Time Machine Tuesday: History of Term Limits in Colorado

In the 143 years that Colorado has been a state, the laws regarding terms of office for elected officials have changed several times. In fact, the term limits in use today are relatively recent. This article provides an overview of some of the major changes to Colorado’s laws regarding term limits, which can be found in the State Constitution.

Executive Branch

For much of Colorado’s history, the governor and other statewide elected officials served two-year terms, as specified in the original 1876 Constitution. Attempts to change the terms to four years were defeated by voters in 1922 and 1954. However, just two years later, in 1956, voters approved a measure giving four-year terms to the Governor, Lieutenant Governor, Secretary of State, State Auditor, State Treasurer, and Attorney General. (The State Auditor was changed to an appointed position in 1965. Joint election of the Governor and Lieutenant Governor began in 1970).

The 1956 law did not, however, limit how many consecutive terms these elected officials could serve. It wasn’t until 1990 that voters passed Amendment 5 which, effective January 1, 1991, limited statewide elected officials to two terms with a maximum of eight years in office. Colorado was one of the first states, along with California and Oklahoma, to pass a citizen-initiated amendment requiring term limits.

Legislative Branch

Amendment 5, which passed overwhelmingly with 71% of voters affirming, also placed limits on the number of consecutive terms for state legislators. As of January 1, 1991, Senators and Representatives are both limited to eight years in office; Senators are elected every four years for a maximum of two terms, while Representatives are elected every two years for a maximum of four terms.

Judicial Branch

In 1966 Colorado voters passed Amendment 3, which addresses the selection and retention of judges. Under this amendment, all Colorado judges (except for judges of the Denver County Court) are appointed by the Governor. Judges do not have limits on the numbers of terms they can serve, but the State Constitution requires that at the end of each term they must be retained by the voters. A state commission on judicial performance, established in 1988, evaluates judges and provides voters with recommendations on whether they should be retained. The legislature or state Supreme Court can also remove judges, but this is rare. Most judges serve until their retirement – Colorado has a mandatory retirement age of 72 for judges.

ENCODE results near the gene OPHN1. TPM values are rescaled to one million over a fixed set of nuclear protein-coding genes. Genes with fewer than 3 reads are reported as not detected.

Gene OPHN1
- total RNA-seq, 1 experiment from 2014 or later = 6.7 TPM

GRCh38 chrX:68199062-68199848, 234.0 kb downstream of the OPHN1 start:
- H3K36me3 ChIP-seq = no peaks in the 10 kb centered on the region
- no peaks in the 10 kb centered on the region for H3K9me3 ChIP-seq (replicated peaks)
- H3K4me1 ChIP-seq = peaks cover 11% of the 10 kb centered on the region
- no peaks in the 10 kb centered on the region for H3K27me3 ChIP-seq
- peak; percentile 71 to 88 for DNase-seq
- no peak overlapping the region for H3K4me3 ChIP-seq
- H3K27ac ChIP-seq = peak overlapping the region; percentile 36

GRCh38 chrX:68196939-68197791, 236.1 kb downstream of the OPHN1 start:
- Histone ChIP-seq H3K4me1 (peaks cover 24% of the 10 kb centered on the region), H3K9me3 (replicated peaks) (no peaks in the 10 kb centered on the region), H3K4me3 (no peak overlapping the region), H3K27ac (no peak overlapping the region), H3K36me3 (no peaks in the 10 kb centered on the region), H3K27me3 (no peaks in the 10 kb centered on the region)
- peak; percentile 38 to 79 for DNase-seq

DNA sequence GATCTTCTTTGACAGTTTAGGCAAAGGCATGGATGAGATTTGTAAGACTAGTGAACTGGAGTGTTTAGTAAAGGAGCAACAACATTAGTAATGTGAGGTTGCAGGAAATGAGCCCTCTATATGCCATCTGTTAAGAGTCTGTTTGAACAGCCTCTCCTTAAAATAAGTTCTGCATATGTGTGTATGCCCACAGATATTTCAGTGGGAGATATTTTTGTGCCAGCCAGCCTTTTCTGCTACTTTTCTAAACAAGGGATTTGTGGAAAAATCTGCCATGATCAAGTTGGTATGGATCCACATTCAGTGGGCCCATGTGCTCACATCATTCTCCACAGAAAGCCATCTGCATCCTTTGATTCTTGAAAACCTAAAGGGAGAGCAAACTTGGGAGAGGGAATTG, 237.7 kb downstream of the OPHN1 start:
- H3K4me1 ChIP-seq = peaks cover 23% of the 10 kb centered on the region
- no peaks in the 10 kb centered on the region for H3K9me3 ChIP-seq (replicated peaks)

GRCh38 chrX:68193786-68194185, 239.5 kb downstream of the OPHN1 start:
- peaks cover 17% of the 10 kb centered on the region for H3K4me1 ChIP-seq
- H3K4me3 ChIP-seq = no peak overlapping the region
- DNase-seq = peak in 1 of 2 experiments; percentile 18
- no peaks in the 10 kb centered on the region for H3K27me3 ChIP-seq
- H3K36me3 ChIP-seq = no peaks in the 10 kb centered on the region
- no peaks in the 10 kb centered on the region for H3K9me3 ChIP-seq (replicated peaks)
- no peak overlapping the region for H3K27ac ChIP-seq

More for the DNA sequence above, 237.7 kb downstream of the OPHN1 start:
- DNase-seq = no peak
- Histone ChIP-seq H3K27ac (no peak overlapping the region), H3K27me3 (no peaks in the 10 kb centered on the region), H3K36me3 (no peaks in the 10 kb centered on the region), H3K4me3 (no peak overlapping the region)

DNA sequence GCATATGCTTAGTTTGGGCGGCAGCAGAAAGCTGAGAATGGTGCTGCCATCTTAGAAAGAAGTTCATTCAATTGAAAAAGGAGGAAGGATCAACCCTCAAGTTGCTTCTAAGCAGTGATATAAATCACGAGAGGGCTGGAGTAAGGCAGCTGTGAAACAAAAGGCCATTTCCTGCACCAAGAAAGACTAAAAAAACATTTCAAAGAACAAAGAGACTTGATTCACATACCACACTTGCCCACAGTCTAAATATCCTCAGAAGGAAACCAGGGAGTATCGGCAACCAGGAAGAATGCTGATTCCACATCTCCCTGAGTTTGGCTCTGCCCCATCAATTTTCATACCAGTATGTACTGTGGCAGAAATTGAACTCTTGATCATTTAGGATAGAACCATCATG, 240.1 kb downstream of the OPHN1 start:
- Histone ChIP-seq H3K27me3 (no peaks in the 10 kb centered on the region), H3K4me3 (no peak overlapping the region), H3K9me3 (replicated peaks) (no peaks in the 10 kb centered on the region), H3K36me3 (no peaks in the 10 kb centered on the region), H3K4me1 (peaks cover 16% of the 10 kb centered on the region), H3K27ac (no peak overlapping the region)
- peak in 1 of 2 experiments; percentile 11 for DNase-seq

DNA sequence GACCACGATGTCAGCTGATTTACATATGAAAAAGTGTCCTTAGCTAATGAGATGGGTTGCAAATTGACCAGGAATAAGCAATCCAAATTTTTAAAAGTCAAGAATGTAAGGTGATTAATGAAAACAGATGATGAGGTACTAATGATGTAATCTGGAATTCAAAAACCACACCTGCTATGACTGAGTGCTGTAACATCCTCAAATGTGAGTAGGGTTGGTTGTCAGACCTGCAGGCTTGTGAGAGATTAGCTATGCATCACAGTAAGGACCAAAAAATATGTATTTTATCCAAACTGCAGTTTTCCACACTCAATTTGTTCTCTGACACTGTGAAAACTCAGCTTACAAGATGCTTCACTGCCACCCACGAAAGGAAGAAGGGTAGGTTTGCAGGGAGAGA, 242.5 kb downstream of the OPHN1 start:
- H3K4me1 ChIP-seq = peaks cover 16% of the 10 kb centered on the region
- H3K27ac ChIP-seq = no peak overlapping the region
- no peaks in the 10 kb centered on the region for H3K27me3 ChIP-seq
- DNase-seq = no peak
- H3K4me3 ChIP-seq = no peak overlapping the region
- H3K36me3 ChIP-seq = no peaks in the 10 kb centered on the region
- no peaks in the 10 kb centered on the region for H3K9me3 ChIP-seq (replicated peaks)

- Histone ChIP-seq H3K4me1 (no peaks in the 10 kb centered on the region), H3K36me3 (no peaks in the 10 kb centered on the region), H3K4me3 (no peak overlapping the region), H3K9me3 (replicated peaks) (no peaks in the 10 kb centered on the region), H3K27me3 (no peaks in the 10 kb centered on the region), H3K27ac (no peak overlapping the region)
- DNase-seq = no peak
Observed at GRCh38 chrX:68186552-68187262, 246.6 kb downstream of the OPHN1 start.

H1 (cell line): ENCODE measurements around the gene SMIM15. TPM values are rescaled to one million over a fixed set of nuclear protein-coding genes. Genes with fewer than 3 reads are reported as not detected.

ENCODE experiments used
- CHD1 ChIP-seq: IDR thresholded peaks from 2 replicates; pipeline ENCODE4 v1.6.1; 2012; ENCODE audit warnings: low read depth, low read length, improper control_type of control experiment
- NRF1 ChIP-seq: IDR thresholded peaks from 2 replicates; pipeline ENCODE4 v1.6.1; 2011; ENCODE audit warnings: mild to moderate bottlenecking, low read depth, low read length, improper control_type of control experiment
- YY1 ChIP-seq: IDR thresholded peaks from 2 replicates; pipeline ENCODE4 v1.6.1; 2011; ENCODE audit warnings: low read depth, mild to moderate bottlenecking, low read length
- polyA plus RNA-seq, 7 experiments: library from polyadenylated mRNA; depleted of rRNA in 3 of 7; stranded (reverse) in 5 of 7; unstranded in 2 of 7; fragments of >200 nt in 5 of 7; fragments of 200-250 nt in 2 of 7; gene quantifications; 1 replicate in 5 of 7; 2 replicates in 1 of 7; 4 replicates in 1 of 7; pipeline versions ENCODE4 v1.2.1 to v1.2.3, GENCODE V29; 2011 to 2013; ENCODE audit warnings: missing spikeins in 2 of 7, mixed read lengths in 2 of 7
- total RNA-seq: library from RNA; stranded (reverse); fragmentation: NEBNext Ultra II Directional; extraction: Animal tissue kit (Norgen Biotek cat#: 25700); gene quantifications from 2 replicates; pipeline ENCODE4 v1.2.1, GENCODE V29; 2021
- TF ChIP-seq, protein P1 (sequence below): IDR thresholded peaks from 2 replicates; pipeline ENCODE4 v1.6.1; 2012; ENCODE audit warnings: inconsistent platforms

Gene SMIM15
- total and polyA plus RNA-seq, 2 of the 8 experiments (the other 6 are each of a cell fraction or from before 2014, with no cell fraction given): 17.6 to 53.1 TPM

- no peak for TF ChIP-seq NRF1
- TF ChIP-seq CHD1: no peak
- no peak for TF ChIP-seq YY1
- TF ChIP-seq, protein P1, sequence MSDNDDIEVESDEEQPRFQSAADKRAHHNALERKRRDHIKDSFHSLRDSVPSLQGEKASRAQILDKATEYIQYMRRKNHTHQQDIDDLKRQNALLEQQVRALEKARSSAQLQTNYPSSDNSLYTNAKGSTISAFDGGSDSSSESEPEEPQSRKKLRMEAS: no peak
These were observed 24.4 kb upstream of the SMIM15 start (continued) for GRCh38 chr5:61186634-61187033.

Other offices

In 1994, Colorado voters passed Amendment 17 to limit Colorado’s U.S. Congressional Representatives to two terms. However, the United States Supreme Court struck down the measure, ruling in 1995’s U.S. Term Limits, Inc. v. Thornton that it was unconstitutional for states to impose limits on members of congress that were stricter than the U.S. Constitution. In 1996, in response to the ruling, Colorado voters passed Amendment 12, which would call for a convention to amend the U.S. Constitution and required Colorado’s Senators and Representatives to vote for ratification. (This section was repealed in 2002.) In 1998 one more attempt was made toward limiting the terms of U.S. Senators and Representatives from Colorado. This time, Amendment 18 allowed congressional candidates to voluntarily declare, and have it shown by their name on the ballot, that they would agree to serve no more than three terms in the House or two terms in the Senate.

Although the portion of 1994’s Amendment 17 regarding Congressional term limits was struck down, there were other parts of the amendment that did succeed. Under the amendment, members of the State Board of Education, the Regents of the University of Colorado, and local elected officials are limited to two consecutive terms. Unlike Initiative 5 in 1990, Amendment 17 passed by a very slim margin, 51% to 49%.

For resources on Colorado laws, ballot history, and constitutional amendments, see

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